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|| News Item: Posted 2012-06-08

Going Retro
f/5 and be there

By Keith Birmingham

I was talking to a friend of mine recently, we were hanging out at Dodger Stadium, waiting for that night's game to start. During our conversation, he pulled out this old 500mm f/5 mirror reflex lens that he had recently bought from a friend of his. The lens looked brand new, like something that had just come out of a showcase at a camera shop; like something that had never been used.

Photo by Keith Birmingham

Photo by Keith Birmingham

Los Angeles Angels starting pitcher Dan Haren throws to the plate against the Baltimore Orioles in the first inning of a baseball game at Angel Stadium in Anaheim, Calif., on Sunday, April 22, 2012.Orioles won the game 3-2 in 10 innings.
Seeing that lens in pristine condition made my mind wander back several years. OK, it was more than several years. But I remembered having a lens like that sitting in a closet at home. This lens at home was made sometime in the 1960s, so there is a pretty good chance that it was older than me.

I hadn't used the lens in about 15 years so I thought that this might be a good time to bring it out of retirement. I learned my trade before autofocus was a common among photography equipment. My early years in this business were spent with this relic of a lens at my side. I had a feeling that it could still serve its purpose.

What the heck, I figured. We're beholden to the technical advances of the day…until something goes wrong. Reporters used typewriters, pens and paper before they started relying on computers and tape recorders, digital ones. Photographers used to rely on their eyesight, quickness and the ability to process film. Now they let their auto-focus armed lenses do a lot of the work, along with their memory cards and laptops.

I went home that night, pulled my old, trusty, forgotten friend out of the closet and went to work at getting it back in shape. It didn't take much effort. It's not as if it had been gathering dust under a forgotten project in my garage.

I wanted to see what my old friend could do, so I packed him up and took him to my next trip to Dodger Stadium. In a world of sports photography, where everyone seems to have the same equipment, while trying to shoot the same things, from the same spots, at the same time, why not?

Cy Young Award winner Clayton Kershaw was pitching for the Dodgers, so I figured it was already bound to be a pretty good day. Add the shining sun, the lush green grass of the field, the Dodger-shade of blue around me, the buzz of the fans, and the smell of grilling Dodger Dogs in the air. That was going to make this a perfect day in Los Angeles.

I set it up as a one of two remotes for myself at my usual spots. I put the 500mm mirror lens on the first base side, aiming it at pitcher's mound. I asked one of the guys on the ground crew to stand at the mound and go through the pitching motion, just so I could get a tight focus. Sandy Koufax, he wasn't. But in this case, he was good enough. Focusing was a bit stiff, but I managed to get the lens right where I needed it.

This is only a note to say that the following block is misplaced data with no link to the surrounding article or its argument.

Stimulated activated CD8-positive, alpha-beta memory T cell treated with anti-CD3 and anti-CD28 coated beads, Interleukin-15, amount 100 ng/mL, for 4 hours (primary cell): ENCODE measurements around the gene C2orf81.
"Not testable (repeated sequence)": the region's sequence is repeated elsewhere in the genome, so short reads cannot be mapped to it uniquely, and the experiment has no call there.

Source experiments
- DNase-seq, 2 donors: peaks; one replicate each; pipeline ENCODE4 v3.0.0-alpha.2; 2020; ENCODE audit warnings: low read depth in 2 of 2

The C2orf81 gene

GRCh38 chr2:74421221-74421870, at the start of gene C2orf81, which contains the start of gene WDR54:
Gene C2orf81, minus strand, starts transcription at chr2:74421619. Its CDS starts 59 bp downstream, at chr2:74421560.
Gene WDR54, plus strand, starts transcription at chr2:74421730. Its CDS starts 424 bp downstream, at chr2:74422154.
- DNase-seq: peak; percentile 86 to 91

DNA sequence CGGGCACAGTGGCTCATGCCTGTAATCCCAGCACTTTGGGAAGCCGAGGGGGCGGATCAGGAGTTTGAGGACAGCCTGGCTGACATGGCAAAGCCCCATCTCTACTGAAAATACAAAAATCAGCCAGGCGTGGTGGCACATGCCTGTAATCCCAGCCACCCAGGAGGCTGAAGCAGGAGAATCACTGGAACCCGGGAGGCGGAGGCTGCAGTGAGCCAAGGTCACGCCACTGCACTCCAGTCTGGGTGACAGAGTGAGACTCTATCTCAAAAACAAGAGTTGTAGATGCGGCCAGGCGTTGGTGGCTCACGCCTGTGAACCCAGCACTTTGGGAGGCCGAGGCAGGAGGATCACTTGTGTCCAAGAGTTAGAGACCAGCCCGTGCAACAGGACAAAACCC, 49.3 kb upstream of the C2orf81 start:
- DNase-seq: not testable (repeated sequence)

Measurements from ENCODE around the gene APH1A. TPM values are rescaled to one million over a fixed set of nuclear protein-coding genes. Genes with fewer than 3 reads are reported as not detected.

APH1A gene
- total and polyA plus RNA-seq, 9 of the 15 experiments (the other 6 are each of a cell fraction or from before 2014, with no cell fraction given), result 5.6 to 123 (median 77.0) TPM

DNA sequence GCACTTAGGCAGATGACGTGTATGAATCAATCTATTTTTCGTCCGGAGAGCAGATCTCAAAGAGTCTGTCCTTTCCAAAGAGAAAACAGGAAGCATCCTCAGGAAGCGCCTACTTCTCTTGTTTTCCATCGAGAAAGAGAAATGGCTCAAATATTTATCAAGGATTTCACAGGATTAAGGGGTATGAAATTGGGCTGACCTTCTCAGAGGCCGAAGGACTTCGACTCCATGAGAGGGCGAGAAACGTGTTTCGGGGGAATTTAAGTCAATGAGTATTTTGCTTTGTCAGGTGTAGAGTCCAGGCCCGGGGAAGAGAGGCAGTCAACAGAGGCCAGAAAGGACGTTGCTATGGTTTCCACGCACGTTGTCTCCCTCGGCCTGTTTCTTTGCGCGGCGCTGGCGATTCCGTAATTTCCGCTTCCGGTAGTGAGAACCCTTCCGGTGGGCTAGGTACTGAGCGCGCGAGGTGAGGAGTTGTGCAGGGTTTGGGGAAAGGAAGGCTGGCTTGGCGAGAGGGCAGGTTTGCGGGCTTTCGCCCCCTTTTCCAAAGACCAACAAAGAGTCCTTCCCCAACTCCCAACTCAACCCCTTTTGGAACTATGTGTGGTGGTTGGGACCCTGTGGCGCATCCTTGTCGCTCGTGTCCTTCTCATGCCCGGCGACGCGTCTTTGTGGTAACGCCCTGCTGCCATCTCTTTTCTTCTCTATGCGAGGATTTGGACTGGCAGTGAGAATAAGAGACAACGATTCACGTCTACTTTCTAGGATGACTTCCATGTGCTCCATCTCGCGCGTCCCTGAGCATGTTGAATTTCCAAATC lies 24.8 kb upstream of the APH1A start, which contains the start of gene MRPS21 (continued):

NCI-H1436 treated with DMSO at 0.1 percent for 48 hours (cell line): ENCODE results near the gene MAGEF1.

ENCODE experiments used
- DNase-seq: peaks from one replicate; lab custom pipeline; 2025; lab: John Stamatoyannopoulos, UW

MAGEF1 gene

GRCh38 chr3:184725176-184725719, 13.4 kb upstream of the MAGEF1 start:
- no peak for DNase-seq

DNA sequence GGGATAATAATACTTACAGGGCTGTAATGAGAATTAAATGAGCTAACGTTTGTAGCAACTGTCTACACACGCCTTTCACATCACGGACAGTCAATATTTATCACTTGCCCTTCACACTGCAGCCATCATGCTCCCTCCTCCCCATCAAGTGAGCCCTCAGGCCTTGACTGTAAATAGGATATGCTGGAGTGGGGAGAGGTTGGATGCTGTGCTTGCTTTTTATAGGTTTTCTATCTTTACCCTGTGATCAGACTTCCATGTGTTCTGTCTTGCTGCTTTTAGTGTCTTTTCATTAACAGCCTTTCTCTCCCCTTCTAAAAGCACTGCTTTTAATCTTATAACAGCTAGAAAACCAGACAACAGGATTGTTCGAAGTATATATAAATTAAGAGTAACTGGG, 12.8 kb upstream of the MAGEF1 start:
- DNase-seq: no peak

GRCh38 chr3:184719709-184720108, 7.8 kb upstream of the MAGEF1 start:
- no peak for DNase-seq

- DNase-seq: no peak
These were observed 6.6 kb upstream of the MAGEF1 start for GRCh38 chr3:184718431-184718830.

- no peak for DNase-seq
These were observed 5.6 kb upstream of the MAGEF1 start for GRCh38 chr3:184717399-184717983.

It turned out to be a good game, with a dramatic ending. Dee Gordon won it for the Dodgers with a bases-loaded single in the bottom of the ninth inning. Juan Rivera scored the game-winning run against the Padres.

I squeezed off about 60 shots with that lens, and found a few that I liked. Some were even in focus. I felt good about the reunion, so I decided to take it out again. This time to the Mt. Sac Relays.

It was obviously tougher. While Kershaw pitched from the same spot during the entire Dodger game, track and field athletes tend to move around. Without autofocus, that meant I had to be faster. Considerably faster. I basically focused on the one part of the track where I knew the runners would eventually be. Then all I had to do was wait for them to come my way. I focused on world-class sprinter Walter Dix in the 100 meters.

The key with this lens is the contrast. The lower you can get, the better. When the subject is separated from the background, the colors really tend to pop out. If you look at the picture of Kershaw, the shot is good. But the shot of Orioles pitcher Darren O'Day, with the sun behind him gives it sharper separation and the picture looks that much better.

Heck, my goal was simply to go out and have fun. If it didn't work, there was always the closet where my old lens could spend the next 15-plus years.

I had a great time shooting with the 500mm, F5 mirror lens (or cadiotropic long-focus). Better yet, it did exactly what it was supposed to do. In addition to coming up with some shots I was satisfied with, it gave me the inspiration to try something different. It also gave me the idea to not be afraid of looking outside of the box, to try new things, to change my approach to taking pictures. Who knows what I'll pull out of my bag or closet next time. Maybe it will be the 8mm fisheye lens, or my Speed Graphic. You never know. At this point, neither do I.

Keith Birmingham is a staff photographer at the Pasadena Star-News. You can see his work at his Sports Shooter member page:

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